In an embodiment, nodes of cognitive radio networks inform other nodes of the spectrum sensing strategy they are using and the information they have gathered via spectrum sensing. The information that is shared may include information about the frequencies and times of sensing, and the types of algorithms used as well as the sensing results. The sharing may be done over the CCR. The other nodes may be nodes of the same cognitive network or any nearby nodes, i.e. nodes of different networks.

In an alternative embodiment sensing data is shared along payload data instead of using the CCR. More specifically, if the nodes sharing sensing information are in communication with each other for transmission of payload data, they may instead of using the CCR send the information to be shared along the same transmission path as the payload data.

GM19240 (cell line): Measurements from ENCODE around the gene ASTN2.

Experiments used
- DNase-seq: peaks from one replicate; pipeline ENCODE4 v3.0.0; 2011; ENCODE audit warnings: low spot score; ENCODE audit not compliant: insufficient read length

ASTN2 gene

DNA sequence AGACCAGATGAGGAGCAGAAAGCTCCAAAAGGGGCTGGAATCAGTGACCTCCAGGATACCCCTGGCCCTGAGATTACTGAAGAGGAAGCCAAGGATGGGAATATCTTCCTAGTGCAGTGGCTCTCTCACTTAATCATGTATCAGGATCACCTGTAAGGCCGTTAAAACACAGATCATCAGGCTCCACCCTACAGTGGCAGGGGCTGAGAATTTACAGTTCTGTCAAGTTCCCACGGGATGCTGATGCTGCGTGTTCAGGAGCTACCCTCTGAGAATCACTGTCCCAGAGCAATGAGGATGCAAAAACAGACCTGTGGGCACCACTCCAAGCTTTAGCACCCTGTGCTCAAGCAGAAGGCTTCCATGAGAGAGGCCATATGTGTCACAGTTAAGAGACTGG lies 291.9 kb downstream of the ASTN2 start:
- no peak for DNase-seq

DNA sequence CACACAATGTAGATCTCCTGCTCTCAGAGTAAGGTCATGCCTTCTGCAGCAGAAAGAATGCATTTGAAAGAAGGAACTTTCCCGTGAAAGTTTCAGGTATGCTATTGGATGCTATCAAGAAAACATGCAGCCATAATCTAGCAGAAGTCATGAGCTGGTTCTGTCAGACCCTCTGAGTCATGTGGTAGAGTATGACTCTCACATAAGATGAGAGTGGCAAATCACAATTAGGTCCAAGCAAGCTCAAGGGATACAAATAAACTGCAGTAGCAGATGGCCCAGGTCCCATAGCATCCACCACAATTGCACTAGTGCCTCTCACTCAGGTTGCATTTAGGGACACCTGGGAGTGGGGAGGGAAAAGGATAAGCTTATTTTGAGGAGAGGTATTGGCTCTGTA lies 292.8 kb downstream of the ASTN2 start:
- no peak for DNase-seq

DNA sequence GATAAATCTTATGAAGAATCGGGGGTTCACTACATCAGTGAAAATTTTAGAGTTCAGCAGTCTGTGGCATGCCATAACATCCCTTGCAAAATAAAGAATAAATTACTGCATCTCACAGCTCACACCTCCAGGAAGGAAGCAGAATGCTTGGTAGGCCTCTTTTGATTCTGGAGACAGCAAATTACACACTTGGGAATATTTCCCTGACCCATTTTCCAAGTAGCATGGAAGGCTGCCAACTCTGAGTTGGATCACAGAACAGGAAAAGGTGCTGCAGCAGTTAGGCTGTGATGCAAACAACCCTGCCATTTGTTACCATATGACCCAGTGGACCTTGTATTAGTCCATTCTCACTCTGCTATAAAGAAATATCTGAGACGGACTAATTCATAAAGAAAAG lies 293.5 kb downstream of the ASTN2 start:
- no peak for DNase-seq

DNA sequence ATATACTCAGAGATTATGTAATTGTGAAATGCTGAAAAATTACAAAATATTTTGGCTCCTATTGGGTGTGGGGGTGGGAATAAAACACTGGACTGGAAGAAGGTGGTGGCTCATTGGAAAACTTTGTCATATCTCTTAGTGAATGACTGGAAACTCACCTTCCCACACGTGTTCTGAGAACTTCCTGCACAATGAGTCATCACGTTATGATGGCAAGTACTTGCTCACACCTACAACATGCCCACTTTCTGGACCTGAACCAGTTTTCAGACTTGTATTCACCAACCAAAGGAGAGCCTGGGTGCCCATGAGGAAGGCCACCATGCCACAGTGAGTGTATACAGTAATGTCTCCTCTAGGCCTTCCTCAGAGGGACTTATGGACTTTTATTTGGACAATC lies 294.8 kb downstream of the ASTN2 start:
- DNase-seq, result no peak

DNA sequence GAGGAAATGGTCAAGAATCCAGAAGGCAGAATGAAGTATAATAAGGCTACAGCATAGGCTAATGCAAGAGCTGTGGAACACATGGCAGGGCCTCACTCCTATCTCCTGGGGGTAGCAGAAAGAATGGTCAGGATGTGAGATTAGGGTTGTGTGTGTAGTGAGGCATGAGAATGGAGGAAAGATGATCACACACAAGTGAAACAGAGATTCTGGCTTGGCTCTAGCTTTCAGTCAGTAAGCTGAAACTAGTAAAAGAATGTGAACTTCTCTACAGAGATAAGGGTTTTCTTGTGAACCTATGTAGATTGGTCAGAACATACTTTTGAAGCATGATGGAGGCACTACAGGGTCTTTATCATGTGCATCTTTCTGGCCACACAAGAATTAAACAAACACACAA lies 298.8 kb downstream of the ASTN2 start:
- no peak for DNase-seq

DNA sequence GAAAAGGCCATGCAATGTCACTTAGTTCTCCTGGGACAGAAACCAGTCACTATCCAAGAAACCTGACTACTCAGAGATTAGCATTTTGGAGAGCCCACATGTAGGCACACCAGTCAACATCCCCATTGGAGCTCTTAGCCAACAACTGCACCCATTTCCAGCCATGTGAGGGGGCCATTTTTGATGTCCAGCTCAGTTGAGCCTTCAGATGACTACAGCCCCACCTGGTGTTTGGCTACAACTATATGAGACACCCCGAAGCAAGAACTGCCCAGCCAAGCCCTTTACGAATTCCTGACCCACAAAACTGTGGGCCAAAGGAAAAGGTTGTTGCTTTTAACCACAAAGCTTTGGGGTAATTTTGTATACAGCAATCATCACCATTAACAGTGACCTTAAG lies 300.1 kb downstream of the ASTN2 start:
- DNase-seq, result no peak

In an embodiment the sharing of spectrum sensing results is done using Sensing Messages. A node may broadcast a Sensing Message over the cognitive control radio (CCR) to its one-hop neighbours on the CCR. In an example solution, the Sensing Message comprises one or more of the following information of the type of sensing results, the sensing results, time stamps related to the sensing results, a request bit, and other required control information.

In an embodiment the content of a Sensing Message is the following:

    • Type of the message (Sensing Message)
    • Request bit
      • if “1”, the receiver is requested to send sensing results
    • Optional content:
      • 1. List of
        • sensing time stamps
        • detected signal types and signal power values and/or detection results such as likelihood ratios per frequency channel